In parts of the UK the names and addresses of drunk drivers are published in the newspapers. THis should happen here. These people shouled be named and shamed.

    • Anonymous says:

      Naming convictions for DUI is seldom done here in the press, even though I have seen people named for other more trivial offences, i.e. failure to wear a seat belt, etc. However if you want to read about the queue of people appearing before a magistrate for drink driving offences, you can download a website which will give you all the information. It is . That should make interesting reading in the New Year!

    • Anonymous says:

      They used to be here too.

    • Anonymous says:

      DUI is traffic court, not a criminal offense unlike ROW.

  10. noname says:

    That fact that the RCIPS is surprised by these numbers is proof of how little they do. That # could be picked up on any given day, just park near a bar/restaurant between 1pm and 1am and target ppl once they are behind the wheel and on the road. I'm not really impressed with that number CI Howell.

  11. Anonymous says:

    44 is probably less than 10% of the actual drivers who would blow over 0.1 on any given night.

  12. Voice of Reason says:

    Much of this could be avoided if we had better public transport, or taxis that don't try to charge $25 for a 2-mile trip

  13. Tara says:

    I do find it amusing that the police are "outraged" that 44 people thought the traffic law did not apply to them……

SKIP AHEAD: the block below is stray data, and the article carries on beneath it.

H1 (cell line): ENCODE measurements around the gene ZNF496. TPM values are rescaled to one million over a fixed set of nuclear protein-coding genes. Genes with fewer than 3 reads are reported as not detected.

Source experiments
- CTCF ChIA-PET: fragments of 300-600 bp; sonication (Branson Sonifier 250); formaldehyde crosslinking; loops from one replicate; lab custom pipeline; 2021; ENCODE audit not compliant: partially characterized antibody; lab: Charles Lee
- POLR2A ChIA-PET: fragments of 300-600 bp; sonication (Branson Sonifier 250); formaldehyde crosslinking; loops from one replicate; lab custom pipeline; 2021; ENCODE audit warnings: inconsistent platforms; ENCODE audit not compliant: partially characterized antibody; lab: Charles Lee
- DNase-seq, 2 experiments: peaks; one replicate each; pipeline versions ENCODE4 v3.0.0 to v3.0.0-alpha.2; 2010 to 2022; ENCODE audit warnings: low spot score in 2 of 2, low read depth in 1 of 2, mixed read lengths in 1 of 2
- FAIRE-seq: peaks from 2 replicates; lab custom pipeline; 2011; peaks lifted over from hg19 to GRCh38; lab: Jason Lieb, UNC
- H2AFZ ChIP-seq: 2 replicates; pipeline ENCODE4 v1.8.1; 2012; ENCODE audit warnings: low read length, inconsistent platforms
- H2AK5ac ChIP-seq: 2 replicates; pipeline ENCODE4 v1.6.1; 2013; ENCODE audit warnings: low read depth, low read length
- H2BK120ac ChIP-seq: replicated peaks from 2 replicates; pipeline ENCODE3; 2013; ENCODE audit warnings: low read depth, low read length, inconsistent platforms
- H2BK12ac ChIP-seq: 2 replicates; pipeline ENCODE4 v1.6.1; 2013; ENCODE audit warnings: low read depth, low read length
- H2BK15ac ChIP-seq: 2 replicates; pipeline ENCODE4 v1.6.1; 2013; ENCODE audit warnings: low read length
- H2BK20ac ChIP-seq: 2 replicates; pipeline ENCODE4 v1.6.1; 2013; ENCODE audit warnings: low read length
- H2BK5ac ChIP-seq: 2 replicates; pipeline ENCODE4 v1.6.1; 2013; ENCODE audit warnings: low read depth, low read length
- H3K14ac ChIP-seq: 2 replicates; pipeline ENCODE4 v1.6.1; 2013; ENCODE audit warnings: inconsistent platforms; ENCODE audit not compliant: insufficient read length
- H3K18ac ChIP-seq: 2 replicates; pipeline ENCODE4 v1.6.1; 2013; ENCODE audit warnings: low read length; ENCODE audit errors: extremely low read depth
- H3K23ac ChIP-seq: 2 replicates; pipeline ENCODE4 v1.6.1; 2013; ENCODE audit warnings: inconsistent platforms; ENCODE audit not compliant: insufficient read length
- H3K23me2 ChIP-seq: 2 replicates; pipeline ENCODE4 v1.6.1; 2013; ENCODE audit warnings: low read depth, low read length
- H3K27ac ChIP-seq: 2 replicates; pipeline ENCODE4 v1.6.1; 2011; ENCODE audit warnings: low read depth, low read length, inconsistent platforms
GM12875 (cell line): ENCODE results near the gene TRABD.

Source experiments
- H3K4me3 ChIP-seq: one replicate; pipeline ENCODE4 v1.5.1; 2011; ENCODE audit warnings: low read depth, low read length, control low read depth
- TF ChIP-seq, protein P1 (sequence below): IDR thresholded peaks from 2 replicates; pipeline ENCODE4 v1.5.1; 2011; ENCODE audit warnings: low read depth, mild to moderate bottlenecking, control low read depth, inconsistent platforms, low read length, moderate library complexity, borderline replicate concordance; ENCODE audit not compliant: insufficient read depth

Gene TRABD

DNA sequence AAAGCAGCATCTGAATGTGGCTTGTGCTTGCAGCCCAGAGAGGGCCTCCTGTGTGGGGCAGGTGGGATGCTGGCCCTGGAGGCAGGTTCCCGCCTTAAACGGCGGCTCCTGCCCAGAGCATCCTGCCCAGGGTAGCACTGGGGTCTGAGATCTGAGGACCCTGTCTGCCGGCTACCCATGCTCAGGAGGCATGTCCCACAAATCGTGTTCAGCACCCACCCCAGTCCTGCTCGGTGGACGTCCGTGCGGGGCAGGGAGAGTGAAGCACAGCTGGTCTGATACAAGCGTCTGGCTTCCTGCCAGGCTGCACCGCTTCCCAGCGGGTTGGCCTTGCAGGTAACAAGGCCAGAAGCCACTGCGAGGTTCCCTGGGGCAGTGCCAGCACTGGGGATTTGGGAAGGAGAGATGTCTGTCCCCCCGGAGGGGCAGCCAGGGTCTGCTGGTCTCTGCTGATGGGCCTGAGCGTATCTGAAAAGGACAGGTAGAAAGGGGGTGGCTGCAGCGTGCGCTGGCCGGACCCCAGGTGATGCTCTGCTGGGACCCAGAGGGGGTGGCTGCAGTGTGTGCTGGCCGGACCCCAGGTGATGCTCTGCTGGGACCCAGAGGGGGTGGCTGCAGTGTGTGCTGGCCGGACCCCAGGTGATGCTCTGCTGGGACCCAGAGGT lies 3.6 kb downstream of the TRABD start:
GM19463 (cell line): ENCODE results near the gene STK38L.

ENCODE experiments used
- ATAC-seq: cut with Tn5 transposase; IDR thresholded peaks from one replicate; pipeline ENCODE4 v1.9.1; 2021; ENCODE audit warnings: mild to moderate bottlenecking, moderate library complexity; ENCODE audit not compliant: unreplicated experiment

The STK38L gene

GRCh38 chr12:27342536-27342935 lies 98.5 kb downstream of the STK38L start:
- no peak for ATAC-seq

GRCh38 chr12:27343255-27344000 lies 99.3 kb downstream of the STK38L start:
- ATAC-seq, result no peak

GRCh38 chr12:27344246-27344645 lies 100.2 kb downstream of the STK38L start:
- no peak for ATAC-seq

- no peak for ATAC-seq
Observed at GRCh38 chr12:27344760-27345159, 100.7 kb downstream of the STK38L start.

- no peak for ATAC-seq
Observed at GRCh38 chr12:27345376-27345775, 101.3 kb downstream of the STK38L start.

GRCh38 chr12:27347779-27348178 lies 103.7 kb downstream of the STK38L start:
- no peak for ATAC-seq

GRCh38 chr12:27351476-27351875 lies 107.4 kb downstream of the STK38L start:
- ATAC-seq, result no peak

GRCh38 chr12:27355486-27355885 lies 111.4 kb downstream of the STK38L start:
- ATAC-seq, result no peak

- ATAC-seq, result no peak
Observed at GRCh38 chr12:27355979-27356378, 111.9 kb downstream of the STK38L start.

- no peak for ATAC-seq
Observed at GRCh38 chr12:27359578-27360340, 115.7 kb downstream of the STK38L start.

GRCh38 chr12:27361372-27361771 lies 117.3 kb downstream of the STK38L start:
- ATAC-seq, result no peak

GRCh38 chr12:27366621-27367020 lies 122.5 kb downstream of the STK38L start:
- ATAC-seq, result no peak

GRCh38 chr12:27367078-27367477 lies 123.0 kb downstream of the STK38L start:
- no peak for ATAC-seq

I am outraged that every day I can spot at least a dozen people that think the traffic law does not apply to them – those with broken headlights, tail lights and brake lights – those not wearing seat belts – those on cell phones weaving dangerously in and out of traffic – those with children clambering over the seats because they’re not strapped in………

    The reason people think the traffic law does not apply to them is because the police are glaringly absent from our roads and have decided for whatever reason not to bother going after these small misdemeanours.

    Whilst people get the impression that it’s ok to drive with broken lights and no seat belts – minor traffic offenses – it’s hardly surprising that this behavior escalates into people thinking the traffic law doesn’t apply – and I’m surprised it’s a mere 44 people who the police have actually bothered to catch – I’ve witnessed far more than that just over the past week who are understandably confident that whether or not the law applies to them, they’re not going to be stopped so why not push the envelope a little further.

    This behavior is likely to continue until someone has the gumption to say “enough” and help us reclaim our roads back from the lazy, arrogant and dangerous drivers who seem to have more presence on the roads than the police these days.

    I salute those few police who really are trying to make a difference – sadly there don’t seem to be many of you.

    Enough spouting about your outrage – finally the police are outraged – hallelujah – perhaps this will spur some action finally – we, the public, have been outraged for some time……

  14. Anonymous says:

    No mention of the DUI's that don't get prosecuted.  The ones that got locked up obviously have no connections witn the higher ranks of the RCIP.  Oh yes Cayman it is still here, I see it often where my boss is drunk and driving, but despite informing the police and despite him being stopped he doesnt get prosecuted.  Why?  Because he is a high ranking civil servant.   You will see other cases where the case has not got to court in over a year and the offender is still driving and still has a licence.  The strategy being that the longer you leave it the more likely the evidence will be lost or useless by the time it comes to court.